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Denial

by Dr. Sidney W. Langston

We often hear a great deal about the importance of family values. However, little is said about those who want to have healthy families but have not had the opportunity to do so. Those who grew up in chaotic conditions in dysfunctional homes have developed behaviors that assault, even sabotage, the successful management of their lives as adults. Often, they do not have the emotional resources to provide a healthy environment for their own children. Because they grew up emotionally repressed, accustomed to denying their pain and discomfort, they have shut down their feelings and are keeping everything locked inside. From childhood they have learned that the expression of their wants and needs will only lead to rejection and intense feelings of inadequacy.  

 

As adults, they find it is very difficult to accept the reality that they are victims of dysfunctional family systems. This non-acceptance, or denial, keeps them from seeing the disabling behaviors they have developed. Denial is a learned pattern of behavior which protects people from the reality of their feelings and helps to repress emotional pain.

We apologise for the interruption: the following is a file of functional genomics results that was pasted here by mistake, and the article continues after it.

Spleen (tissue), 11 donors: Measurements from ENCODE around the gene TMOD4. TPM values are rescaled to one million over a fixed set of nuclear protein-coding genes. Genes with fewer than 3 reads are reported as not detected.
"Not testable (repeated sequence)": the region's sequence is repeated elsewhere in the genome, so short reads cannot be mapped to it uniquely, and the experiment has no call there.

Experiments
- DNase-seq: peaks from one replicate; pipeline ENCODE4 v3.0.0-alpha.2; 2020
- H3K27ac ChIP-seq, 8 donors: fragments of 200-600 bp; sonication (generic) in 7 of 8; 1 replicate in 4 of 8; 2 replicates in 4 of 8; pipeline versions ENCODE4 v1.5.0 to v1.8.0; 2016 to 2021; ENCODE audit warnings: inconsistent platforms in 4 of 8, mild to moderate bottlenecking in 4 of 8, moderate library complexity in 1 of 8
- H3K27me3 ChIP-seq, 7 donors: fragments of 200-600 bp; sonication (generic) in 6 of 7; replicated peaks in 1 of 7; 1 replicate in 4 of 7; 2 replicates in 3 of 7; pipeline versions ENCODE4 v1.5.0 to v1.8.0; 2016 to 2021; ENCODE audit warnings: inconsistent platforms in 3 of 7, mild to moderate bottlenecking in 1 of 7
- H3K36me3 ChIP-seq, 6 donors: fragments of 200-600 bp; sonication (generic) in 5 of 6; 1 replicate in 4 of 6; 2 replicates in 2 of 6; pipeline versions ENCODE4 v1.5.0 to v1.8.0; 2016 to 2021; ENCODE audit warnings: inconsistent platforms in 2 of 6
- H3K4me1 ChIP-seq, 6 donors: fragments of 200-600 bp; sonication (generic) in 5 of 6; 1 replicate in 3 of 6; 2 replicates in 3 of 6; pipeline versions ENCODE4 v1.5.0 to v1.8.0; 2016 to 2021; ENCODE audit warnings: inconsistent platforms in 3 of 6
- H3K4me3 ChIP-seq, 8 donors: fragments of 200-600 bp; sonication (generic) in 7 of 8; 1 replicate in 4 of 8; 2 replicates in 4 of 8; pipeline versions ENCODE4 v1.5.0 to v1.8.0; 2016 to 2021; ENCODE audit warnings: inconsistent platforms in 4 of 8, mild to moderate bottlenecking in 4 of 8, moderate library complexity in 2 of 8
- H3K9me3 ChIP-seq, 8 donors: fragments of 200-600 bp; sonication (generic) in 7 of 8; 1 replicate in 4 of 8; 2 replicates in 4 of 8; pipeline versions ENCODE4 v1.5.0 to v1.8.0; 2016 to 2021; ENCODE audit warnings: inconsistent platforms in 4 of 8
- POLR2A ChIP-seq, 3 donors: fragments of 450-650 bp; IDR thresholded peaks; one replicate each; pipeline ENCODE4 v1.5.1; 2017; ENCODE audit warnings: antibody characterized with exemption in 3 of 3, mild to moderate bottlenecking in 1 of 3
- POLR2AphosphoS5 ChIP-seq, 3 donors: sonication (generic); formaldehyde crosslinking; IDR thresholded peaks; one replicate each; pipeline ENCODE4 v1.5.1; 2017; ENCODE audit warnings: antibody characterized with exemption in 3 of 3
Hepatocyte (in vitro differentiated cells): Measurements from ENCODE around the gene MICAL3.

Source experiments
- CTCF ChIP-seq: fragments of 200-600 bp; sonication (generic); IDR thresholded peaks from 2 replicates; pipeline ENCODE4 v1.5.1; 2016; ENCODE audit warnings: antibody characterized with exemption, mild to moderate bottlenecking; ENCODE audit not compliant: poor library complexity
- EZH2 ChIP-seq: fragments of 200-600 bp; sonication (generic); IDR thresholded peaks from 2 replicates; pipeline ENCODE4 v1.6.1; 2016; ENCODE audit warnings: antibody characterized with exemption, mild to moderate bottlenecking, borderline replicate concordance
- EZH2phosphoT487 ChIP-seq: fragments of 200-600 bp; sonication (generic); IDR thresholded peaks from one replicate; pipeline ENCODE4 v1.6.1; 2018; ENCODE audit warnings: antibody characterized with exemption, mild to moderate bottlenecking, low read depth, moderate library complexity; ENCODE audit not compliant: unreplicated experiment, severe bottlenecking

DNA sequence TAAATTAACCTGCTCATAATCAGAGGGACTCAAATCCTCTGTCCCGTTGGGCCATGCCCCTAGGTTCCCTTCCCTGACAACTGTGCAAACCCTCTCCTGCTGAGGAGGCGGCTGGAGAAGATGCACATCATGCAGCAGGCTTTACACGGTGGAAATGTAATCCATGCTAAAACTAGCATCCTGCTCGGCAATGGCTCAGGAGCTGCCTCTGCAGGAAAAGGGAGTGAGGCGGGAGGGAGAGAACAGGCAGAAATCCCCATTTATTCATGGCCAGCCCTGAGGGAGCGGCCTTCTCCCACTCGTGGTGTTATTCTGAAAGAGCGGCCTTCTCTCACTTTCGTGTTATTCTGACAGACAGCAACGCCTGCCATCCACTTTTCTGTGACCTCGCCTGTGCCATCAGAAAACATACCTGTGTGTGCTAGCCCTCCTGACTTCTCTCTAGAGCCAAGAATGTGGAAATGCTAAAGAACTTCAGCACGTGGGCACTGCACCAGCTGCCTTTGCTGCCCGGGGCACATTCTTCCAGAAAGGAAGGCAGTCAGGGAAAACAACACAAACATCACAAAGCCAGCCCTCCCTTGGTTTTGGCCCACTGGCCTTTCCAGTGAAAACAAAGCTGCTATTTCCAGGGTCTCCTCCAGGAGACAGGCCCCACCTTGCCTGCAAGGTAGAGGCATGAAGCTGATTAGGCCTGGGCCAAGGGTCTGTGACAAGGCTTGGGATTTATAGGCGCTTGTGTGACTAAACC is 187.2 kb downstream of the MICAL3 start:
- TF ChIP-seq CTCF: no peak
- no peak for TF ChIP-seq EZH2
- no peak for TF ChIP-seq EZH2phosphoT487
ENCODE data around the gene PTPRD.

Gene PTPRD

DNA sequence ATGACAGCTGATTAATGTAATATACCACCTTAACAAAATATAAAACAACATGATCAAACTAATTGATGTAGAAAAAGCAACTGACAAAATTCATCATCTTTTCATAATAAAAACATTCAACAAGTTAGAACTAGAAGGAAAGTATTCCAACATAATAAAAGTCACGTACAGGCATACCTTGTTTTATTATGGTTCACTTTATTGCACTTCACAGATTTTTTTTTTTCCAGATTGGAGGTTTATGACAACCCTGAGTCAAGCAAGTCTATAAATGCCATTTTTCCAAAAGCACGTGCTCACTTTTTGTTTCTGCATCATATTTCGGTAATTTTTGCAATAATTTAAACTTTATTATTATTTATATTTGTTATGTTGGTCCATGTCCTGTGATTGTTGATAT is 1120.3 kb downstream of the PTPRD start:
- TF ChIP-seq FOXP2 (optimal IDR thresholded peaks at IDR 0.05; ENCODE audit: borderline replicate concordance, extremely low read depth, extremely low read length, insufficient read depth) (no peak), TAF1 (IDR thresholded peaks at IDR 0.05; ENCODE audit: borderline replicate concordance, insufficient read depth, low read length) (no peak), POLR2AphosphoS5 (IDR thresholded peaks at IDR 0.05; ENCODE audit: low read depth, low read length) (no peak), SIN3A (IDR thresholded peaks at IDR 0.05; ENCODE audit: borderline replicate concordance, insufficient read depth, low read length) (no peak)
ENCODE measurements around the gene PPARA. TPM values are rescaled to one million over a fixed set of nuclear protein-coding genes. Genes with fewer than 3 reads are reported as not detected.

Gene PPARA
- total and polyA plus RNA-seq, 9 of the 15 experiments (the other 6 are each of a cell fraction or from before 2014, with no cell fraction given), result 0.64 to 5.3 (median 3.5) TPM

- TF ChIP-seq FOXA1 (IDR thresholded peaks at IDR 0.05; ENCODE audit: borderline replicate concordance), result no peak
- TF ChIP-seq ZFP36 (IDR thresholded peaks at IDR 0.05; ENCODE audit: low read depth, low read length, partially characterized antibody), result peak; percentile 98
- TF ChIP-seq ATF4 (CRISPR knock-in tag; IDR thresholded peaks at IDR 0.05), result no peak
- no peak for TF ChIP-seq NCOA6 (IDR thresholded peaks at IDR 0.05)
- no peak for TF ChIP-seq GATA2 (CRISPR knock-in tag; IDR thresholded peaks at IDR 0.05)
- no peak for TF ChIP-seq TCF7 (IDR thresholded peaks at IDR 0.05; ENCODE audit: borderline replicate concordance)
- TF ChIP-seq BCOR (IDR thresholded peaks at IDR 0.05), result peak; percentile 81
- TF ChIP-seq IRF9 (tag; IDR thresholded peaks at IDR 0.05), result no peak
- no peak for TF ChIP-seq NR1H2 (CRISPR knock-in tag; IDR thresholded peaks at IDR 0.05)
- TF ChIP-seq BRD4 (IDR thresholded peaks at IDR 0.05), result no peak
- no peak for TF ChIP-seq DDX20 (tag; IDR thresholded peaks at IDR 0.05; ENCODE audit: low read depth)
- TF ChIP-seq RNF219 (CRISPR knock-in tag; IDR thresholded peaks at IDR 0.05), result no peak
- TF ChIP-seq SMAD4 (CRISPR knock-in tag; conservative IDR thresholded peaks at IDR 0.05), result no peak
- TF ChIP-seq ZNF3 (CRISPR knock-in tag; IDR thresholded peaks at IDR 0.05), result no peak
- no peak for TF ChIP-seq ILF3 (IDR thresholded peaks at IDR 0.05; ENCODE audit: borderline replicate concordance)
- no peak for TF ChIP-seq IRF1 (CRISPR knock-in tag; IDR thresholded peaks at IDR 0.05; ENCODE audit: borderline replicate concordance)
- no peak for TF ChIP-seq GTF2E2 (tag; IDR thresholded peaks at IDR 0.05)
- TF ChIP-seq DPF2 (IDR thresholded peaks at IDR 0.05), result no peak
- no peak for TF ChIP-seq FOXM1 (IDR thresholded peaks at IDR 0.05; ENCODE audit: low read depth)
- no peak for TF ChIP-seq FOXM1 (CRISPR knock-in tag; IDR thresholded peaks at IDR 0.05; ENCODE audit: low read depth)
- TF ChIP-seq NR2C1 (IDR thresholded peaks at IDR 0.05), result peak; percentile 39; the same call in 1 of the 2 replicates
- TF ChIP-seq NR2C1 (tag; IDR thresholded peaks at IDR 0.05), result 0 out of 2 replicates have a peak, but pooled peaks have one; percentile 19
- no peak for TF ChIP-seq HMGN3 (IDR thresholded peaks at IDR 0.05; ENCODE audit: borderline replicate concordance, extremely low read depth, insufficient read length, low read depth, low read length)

For many denial has been a major tool for survival.  As such it can be extremely deceptive, because it has the potential of blocking the truth from their minds. It cleverly protects them from realizing the consequences of their actions, because they simply do not acknowledge any responsibility for them. Another form of denial is manifested when people prefer to continue behavior that "saves face," rather than accept accountability for their choices. Or it may seem easier to hide from their true feelings by being overly attentive to their families, churches or jobs. Staying busy allows them to ignore their pain, thereby denying it.

 

Forms of Denial

Denial has many faces and can be easily masked. Some recognizable forms are:

 

•Simple Denial:  Pretending that something does not exist when it really does (e. g., discounting physical symptoms that may indicate medical problems).

 

•Minimizing:  Being willing to acknowledge a problem, but unwilling to see its severity (e.g., admitting merely to estrangement in a relationship when, in fact, there is infidelity).

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